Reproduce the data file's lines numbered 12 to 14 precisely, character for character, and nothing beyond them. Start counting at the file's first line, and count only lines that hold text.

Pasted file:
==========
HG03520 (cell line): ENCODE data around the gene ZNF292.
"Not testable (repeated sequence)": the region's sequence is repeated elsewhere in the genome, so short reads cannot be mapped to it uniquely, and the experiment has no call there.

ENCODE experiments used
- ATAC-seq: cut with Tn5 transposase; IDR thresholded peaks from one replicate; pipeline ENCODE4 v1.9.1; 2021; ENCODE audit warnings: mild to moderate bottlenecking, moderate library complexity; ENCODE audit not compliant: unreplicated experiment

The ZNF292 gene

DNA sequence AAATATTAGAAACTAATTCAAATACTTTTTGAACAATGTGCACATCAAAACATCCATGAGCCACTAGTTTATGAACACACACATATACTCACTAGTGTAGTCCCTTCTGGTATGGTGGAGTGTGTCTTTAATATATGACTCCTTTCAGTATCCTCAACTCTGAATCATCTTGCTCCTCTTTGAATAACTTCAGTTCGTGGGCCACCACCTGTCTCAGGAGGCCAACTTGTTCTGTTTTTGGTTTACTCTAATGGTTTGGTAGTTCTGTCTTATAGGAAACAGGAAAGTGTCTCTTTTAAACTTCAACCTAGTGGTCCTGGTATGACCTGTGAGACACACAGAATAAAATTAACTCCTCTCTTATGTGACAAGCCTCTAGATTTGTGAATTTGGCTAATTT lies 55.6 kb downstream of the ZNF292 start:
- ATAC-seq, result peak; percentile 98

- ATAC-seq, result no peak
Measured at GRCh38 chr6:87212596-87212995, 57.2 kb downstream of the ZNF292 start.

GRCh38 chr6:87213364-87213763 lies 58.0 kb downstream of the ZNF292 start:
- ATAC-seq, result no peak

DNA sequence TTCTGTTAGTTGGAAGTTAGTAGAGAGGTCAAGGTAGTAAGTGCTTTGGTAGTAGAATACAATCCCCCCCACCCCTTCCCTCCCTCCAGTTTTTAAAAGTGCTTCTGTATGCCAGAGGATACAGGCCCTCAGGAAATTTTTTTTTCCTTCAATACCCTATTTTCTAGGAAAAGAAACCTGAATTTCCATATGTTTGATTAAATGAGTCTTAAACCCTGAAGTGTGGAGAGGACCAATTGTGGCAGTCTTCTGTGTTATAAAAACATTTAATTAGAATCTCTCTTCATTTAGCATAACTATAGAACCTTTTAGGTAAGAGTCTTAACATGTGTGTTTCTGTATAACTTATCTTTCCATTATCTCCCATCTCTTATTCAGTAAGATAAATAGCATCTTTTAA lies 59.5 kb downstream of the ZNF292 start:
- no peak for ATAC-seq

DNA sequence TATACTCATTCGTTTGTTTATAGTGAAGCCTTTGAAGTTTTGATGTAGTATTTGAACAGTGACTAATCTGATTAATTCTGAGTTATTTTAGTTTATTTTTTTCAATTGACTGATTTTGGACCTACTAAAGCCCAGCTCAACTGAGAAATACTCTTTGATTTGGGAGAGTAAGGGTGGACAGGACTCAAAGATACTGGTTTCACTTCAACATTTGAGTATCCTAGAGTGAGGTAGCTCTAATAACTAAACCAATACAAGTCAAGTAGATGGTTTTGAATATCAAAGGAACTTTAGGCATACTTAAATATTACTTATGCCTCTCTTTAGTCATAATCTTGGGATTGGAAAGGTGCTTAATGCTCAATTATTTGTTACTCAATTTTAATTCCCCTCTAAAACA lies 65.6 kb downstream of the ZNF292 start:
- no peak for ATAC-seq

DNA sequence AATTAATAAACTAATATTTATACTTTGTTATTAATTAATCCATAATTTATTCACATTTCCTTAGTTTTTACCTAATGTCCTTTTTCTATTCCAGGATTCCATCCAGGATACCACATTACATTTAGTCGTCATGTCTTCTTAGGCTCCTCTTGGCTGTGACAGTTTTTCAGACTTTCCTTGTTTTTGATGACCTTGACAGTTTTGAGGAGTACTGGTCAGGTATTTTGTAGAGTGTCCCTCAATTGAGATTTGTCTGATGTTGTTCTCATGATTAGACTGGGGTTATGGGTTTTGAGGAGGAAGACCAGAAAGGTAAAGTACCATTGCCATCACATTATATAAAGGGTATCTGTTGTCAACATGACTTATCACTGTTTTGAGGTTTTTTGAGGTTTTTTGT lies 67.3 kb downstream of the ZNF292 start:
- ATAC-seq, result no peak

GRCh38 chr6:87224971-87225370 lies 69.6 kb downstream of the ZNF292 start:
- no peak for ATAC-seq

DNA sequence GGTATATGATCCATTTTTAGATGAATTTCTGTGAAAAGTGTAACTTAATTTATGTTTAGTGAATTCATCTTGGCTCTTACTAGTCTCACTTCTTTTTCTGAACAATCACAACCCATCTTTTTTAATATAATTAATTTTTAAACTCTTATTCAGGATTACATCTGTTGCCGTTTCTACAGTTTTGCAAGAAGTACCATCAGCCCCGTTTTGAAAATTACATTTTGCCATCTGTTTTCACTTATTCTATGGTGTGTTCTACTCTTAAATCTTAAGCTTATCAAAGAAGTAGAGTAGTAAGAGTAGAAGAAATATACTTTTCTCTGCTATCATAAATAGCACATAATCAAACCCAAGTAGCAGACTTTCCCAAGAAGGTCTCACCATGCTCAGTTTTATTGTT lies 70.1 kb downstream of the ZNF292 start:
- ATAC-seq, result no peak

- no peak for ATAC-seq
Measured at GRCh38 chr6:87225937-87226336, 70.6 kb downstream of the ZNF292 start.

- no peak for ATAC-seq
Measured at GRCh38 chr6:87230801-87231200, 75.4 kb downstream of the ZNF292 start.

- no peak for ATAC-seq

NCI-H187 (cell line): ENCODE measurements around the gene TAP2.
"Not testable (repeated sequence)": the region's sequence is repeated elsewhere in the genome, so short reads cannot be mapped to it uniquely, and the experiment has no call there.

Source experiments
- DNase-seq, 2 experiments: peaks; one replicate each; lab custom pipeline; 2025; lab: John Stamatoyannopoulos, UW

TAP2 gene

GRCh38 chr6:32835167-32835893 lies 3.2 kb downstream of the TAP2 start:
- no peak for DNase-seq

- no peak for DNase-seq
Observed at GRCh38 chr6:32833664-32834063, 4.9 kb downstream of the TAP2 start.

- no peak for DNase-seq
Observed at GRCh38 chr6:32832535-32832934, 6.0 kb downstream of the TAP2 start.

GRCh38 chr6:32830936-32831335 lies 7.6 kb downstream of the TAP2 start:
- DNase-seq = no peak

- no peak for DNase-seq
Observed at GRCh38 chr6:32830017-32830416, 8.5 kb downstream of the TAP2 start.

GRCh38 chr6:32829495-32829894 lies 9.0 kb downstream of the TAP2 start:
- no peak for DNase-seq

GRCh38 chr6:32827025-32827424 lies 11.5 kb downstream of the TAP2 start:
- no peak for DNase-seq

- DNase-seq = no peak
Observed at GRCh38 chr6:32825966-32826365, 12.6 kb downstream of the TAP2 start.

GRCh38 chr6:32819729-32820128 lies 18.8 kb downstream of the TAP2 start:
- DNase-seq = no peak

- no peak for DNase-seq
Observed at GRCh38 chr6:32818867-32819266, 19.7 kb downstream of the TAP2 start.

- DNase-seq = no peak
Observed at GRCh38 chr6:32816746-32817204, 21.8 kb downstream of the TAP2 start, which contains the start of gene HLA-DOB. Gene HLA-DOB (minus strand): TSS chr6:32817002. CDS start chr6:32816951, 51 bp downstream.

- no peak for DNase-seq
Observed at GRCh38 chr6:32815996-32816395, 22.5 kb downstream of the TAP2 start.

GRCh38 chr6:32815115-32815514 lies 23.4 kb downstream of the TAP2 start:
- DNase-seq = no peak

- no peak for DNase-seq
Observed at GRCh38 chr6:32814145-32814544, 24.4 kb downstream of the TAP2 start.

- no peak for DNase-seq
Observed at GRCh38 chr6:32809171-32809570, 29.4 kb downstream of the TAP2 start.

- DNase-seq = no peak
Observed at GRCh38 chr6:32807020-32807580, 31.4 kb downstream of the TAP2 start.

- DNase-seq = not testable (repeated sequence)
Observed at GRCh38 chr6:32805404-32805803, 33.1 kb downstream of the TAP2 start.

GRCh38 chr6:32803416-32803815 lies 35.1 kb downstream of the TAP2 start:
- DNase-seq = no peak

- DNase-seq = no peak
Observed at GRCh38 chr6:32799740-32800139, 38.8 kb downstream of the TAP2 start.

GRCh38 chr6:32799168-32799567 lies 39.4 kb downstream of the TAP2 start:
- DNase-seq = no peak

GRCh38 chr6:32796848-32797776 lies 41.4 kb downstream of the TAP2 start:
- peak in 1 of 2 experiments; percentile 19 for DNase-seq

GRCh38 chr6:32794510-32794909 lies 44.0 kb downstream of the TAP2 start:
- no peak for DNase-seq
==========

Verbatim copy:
DNA sequence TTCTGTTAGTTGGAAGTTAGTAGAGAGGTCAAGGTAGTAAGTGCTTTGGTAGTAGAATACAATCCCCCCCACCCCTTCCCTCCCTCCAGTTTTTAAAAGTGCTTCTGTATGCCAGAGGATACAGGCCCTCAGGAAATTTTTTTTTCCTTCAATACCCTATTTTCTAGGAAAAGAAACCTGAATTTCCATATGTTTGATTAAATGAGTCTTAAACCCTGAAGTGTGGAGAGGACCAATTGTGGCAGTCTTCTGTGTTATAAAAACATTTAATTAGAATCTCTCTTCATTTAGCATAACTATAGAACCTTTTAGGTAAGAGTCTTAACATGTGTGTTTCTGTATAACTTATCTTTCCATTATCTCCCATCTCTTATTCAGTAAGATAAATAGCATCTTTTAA lies 59.5 kb downstream of the ZNF292 start:
- no peak for ATAC-seq

DNA sequence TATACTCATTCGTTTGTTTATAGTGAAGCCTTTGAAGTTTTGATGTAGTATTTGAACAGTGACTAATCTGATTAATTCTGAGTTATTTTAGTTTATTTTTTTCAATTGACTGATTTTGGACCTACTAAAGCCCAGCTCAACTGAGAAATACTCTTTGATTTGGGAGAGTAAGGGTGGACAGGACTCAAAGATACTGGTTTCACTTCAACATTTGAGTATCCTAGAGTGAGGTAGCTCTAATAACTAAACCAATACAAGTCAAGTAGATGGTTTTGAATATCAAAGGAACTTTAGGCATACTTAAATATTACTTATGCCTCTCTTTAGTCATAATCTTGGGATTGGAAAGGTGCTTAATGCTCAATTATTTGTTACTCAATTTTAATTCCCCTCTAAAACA lies 65.6 kb downstream of the ZNF292 start: